A nigun, a wordless song with prayerful undertones, is perhaps one of the most accessible of Jewish spiritual expressions. Sung anywhere Jews gather, a nigun can spontaneously happen in places as formal as the synagogue or as informal as the Shabbat table. Distinctive and repetitive sounds like “bim bim bam” or “nai nai nai” are hallmarks of the nigun.
A new exhibit at The Gallery @ Mayyim Hayyim, called “Nigun | Notations on Prayer,” gathers three printmakers’ visual responses to the ubiquitous nigun. Emily Mogavero, an artist in the show who is also its curator, noted: “Nigunim are ‘shape shifters.’ The show’s printmakers put forward the responsiveness, the repetition and the rhythmic aspects of these wordless melodies. Their prints have all these elements of the song and its layers coming together.”
Mogavero, along with the other printmakers in the show—Shelby Feltoon and Stacy Friedman—spoke to JewishBoston about the influence of the nigun and the creative process it inspired in their work.
“My work in the exhibition is from a series called ‘Retrieval.’ The word ‘retrieval’ in relation to the series reflects on the cognitive process of memory. Memory goes from acquisition to retention to the retrieval of information. Sometimes retrieval [of memories] is the hardest part, depending on how the memories are coded and how much emotional residue is tied into them.
“My pieces evoke personal memories that can also be universal and collective. Even if we try hard to make a memory last, it can still be muddied and harder to retrieve. I show that by combining different images, confusing them through repetition. The viewer wants to make sense of the images, but in the end, they don’t resolve. That repetition is in a gray area of wordlessness that ends up relating to the nigun.
“Most of my work in the show consists of pieces of retrieval that play with the element of memory. A couple of pieces resemble windowpanes and blueprints. They evoke piecing together memory by repeating a process over and over and varying the outcome by using the same sets of limitations. My smaller monoprints relate to creating melodies and capturing this cadence. I tried different things to create a baseline set of rules for an underlying melody; it’s the basis for improvisation.
“So much of printmaking is about taking a subset of rules and elaborating on those rules. Nigunim build over time in the same way. As people are singing together, they elaborate and improvise.”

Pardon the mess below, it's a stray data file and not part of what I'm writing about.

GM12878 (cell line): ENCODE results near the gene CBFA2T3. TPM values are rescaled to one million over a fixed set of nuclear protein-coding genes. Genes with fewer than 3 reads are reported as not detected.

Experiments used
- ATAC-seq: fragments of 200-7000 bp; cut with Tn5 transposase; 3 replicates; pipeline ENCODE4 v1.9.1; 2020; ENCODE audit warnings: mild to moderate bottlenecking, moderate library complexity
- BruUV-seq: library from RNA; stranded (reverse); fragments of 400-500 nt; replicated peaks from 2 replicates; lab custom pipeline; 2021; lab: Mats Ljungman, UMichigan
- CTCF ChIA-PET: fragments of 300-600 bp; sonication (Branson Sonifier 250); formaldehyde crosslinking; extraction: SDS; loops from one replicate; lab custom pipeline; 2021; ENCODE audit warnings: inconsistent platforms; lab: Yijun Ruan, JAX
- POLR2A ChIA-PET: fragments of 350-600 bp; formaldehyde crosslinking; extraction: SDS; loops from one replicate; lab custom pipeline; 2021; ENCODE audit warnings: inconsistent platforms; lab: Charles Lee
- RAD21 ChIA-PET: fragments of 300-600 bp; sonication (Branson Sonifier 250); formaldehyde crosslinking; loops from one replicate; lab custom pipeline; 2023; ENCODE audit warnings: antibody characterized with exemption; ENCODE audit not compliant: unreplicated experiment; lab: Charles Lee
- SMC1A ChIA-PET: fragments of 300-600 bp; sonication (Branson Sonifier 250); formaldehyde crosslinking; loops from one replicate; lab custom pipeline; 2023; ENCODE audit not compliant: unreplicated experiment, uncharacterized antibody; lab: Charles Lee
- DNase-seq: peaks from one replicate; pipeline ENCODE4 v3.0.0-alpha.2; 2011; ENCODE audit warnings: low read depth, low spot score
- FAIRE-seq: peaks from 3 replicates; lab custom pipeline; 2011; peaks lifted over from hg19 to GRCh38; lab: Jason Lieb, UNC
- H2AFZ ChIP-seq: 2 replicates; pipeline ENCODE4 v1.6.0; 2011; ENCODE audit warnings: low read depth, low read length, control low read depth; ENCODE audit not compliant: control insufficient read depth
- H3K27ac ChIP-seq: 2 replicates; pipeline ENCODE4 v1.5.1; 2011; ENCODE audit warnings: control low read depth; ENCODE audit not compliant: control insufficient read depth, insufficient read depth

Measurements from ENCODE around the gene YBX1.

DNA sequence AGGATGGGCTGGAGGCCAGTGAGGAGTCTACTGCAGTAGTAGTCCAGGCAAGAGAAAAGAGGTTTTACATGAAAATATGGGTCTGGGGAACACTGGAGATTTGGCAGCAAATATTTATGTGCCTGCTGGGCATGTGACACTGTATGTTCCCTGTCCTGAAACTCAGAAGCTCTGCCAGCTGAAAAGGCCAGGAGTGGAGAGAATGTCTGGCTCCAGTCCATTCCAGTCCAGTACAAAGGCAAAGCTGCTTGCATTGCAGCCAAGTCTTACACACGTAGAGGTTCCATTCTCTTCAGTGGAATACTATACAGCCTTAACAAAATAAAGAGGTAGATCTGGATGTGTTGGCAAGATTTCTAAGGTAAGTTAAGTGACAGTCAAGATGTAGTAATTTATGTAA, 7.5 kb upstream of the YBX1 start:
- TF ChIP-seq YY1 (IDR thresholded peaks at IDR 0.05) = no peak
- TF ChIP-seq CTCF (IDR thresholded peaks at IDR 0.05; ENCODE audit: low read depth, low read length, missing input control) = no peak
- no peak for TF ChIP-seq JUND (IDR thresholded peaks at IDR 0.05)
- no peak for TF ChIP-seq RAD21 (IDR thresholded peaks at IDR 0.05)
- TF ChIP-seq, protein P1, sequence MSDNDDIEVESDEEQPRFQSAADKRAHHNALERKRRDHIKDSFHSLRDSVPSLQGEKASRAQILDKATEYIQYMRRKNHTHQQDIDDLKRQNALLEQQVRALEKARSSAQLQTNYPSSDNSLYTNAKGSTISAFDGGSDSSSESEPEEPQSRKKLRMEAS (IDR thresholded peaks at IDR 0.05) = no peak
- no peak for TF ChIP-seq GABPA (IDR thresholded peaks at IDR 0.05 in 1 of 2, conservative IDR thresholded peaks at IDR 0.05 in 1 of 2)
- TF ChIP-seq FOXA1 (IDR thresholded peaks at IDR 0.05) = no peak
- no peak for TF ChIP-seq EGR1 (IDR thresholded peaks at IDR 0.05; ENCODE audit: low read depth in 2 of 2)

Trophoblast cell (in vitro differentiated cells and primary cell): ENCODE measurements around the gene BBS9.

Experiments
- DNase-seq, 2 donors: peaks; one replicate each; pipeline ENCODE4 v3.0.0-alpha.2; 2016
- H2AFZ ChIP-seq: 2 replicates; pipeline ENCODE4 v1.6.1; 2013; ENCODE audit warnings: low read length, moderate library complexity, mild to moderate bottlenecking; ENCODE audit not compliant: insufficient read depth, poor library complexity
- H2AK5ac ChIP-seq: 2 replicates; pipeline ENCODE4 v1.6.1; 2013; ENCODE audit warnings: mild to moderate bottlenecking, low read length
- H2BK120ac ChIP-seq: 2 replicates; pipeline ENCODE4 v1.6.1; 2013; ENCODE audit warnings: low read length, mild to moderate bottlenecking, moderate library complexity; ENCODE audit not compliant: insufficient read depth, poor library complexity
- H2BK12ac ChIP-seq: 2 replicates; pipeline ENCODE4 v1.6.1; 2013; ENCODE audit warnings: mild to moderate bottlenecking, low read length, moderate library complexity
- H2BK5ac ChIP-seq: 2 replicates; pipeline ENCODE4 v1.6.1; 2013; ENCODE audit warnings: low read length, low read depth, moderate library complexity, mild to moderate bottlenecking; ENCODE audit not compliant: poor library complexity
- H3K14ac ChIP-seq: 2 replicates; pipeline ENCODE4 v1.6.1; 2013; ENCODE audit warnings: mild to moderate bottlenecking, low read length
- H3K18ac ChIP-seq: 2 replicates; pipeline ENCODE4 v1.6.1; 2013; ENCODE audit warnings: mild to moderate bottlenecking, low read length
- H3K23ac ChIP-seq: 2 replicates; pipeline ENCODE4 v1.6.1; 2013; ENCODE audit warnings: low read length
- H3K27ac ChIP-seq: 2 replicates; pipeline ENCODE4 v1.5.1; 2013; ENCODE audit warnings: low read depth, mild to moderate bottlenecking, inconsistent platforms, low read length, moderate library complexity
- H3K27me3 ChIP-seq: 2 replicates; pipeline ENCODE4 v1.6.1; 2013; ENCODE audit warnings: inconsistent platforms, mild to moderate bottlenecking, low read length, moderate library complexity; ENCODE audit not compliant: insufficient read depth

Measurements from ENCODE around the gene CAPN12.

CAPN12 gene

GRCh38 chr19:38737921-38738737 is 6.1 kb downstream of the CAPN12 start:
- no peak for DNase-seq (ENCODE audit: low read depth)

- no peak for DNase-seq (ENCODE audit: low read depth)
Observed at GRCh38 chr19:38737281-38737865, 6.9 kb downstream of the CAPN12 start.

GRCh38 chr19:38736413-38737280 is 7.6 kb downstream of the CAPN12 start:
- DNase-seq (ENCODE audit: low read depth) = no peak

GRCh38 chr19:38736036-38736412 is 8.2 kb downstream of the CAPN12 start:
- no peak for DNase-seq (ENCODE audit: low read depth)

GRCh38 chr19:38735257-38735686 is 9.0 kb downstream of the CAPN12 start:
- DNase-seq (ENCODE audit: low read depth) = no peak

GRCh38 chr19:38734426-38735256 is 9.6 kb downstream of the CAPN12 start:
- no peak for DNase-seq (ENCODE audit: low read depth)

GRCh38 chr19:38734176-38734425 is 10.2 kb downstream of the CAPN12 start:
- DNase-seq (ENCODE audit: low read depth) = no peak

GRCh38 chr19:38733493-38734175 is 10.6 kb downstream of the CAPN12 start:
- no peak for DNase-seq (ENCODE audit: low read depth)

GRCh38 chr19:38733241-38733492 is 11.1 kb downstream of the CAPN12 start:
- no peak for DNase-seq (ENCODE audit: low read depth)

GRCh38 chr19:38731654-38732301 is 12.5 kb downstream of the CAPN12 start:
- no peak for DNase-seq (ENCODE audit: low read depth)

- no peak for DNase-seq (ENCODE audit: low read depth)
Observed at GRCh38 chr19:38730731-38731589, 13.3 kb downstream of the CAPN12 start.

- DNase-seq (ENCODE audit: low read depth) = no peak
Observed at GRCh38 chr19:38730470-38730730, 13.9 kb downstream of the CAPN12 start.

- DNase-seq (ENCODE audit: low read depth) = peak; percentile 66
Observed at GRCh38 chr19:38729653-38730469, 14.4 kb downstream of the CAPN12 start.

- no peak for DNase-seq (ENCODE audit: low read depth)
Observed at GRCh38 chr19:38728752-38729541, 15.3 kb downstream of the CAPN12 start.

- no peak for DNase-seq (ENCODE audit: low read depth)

“Printmaking is a very responsive and collaborative process. Most printmakers work in a print shop and share the press with other people. There is also collaboration between a printmaker and the press. Surprising things happen and have to be responded to. All of the artists in the show are making abstraction from life.
“Since graduating from college, I’ve explored two different paths. One is based in art history—I repaint images of women by male artists. The work parallels my education and my role at the Institute for Contemporary Art. As an artist and an art historian, I am critical of history as a construct. My work uses printmaking as both a process and a conceptual framework. Within that framework, I explore the creation and destruction of images and the rewriting of history.
“In my ‘Aufheben’ series—a word that means both destroy and preserve—I’m rewriting and cataloguing my own marks on the plates and making a history of that in the print. I erase and redraw, and there is this record of that on the plate while the history of each mark is in each subsequent print. It’s an act of preserving and destroying. Going back to edit, rewrite and remember.
“There is an element of the nigun in my work displayed in the show. With printmaking and nigunim, there is a communal aspect. Nigunim are always part of a community.
“The printmaking process for me is spiritual and prayerful. The spontaneity and repetition of the process—continually sanding, inking and wiping—enable me to get out of my head to feel fully present and connected. It’s meditative. I’m communicating with the universe through shapes, lines, colors and actions, instead of words.”
“All of my recent work—especially the pieces in the Mayyim Hayyim exhibit—is monotypes. In them, I’m thinking about family history, lineage and memory. In school, I was always interested in people. I have done more traditional portraiture, but in my newer work, I’m looking at family photos and thinking about the people in them. In connection with this work, I researched my family history and archived old family photographs. The figures in those photographs show up in my prints as silhouettes while remaining anonymous. I’m attempting to evoke their stories and their immigrant journeys.
“In my new prints, I incorporate actual photographs. As with the silhouettes I have used, viewers can come to the work and think about their family. They don’t have to know who these people are. People can bring their own identities to these anonymous figures.
“When I made the work currently showing at Mayyim Hayyim, I was thinking about the idea of the Jewish community. I focused on the repetition of form and shape. Consequently, the silhouettes speak to the repetition in the songs and melodies of nigunim. I feel strongly that these figures are part of the Jewish community, as well as the story of that community. Therefore, having this work displayed in a Jewish space is especially relevant.”
The Gallery @ Mayyim Hayyim is open by appointment only. Please email firstname.lastname@example.org or call 617-244-1836 ext. 211 to schedule a visit to view the exhibit.